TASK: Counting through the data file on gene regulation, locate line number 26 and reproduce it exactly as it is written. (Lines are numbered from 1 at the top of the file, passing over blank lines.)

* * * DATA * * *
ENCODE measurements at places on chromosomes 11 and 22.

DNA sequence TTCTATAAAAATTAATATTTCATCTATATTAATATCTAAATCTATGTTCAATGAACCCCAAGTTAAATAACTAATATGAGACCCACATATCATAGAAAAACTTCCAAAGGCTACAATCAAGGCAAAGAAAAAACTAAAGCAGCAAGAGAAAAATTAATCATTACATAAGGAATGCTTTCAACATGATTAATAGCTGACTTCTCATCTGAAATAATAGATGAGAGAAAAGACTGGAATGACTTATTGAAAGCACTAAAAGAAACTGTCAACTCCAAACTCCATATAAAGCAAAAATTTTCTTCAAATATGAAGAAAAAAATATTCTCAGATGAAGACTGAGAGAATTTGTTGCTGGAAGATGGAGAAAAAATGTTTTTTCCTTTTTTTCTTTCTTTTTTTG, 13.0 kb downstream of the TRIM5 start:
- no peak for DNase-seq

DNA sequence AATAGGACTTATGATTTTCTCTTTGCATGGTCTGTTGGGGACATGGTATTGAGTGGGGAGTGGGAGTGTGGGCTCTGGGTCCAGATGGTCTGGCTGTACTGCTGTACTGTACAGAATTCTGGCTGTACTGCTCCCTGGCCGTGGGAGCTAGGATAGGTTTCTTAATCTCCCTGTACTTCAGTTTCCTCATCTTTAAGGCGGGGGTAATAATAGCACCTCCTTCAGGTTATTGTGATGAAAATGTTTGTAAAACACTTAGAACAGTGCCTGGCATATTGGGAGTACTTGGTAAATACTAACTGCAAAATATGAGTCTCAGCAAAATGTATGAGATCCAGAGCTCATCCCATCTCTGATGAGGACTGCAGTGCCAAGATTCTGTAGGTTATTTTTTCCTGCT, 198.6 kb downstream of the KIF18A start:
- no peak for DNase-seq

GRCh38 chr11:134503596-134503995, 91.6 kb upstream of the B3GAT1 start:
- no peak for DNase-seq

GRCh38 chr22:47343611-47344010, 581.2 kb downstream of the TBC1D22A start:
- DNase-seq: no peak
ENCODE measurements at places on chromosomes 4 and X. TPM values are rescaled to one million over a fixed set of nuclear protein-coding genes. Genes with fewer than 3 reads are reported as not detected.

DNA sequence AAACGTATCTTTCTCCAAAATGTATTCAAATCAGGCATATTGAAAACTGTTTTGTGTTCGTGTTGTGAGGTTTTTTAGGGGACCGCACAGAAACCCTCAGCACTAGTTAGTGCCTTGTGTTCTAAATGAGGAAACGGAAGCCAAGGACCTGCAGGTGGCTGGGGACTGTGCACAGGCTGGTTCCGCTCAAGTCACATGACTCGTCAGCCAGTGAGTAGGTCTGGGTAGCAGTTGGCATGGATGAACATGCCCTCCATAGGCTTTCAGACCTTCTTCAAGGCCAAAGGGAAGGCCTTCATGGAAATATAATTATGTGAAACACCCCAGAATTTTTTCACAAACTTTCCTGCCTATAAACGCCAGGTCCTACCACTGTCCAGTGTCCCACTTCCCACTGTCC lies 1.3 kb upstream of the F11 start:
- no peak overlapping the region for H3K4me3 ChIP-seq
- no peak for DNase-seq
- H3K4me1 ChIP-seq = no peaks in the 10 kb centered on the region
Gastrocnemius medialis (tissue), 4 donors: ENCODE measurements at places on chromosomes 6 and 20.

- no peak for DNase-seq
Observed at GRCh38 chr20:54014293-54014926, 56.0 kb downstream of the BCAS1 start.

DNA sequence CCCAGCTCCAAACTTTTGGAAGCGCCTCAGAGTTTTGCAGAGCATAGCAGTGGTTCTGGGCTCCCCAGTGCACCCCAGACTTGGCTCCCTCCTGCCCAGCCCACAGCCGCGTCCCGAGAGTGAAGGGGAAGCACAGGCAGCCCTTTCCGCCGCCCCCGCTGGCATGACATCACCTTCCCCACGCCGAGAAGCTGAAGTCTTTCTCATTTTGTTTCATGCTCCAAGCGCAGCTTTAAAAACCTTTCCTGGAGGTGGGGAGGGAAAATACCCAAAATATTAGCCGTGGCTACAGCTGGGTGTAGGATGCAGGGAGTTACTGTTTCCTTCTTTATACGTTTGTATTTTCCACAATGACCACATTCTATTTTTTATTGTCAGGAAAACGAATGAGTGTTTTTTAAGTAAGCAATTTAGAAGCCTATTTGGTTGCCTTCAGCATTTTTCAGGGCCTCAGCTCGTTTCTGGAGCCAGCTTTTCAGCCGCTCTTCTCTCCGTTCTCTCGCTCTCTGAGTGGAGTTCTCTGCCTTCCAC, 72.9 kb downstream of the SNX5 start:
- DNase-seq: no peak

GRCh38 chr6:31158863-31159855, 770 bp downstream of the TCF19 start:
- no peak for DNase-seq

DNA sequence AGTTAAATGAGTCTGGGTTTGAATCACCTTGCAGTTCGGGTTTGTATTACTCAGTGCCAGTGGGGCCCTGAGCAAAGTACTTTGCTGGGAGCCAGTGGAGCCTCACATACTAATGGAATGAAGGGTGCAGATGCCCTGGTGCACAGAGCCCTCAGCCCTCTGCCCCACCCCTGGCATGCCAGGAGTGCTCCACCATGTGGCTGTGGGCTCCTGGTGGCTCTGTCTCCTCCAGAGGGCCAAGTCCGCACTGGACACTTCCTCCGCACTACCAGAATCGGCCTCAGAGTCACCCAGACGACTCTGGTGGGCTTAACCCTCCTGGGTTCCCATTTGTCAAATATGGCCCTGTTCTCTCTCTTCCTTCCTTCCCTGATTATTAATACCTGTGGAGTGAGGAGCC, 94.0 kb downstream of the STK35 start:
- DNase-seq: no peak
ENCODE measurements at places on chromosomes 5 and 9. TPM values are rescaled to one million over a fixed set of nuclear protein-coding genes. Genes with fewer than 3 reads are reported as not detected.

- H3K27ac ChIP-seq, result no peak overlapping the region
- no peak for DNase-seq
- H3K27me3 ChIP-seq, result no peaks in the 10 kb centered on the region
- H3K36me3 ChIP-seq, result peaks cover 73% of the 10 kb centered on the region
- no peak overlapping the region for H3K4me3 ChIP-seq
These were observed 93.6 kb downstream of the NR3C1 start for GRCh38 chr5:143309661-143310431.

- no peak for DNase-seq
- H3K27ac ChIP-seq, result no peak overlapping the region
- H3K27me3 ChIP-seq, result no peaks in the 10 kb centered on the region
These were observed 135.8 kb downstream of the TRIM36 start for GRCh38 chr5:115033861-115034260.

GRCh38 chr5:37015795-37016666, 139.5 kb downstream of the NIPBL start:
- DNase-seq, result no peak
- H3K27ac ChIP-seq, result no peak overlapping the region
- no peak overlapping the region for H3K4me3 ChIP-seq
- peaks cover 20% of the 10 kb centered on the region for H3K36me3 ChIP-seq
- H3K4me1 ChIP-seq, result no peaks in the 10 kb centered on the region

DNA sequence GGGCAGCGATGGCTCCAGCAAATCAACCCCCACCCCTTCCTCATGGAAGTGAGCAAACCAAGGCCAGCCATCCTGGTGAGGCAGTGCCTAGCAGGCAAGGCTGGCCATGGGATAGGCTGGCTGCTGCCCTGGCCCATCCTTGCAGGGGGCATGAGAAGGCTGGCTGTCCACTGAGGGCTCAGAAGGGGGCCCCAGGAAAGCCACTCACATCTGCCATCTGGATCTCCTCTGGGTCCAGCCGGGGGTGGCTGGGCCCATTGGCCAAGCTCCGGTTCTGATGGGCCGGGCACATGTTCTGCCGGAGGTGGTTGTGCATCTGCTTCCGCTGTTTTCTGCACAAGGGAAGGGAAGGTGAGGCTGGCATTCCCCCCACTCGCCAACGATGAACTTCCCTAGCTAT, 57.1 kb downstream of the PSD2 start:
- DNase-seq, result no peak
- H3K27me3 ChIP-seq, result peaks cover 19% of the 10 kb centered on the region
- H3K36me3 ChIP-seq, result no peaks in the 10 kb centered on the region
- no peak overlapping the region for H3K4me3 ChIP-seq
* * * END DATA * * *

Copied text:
- no peak for DNase-seq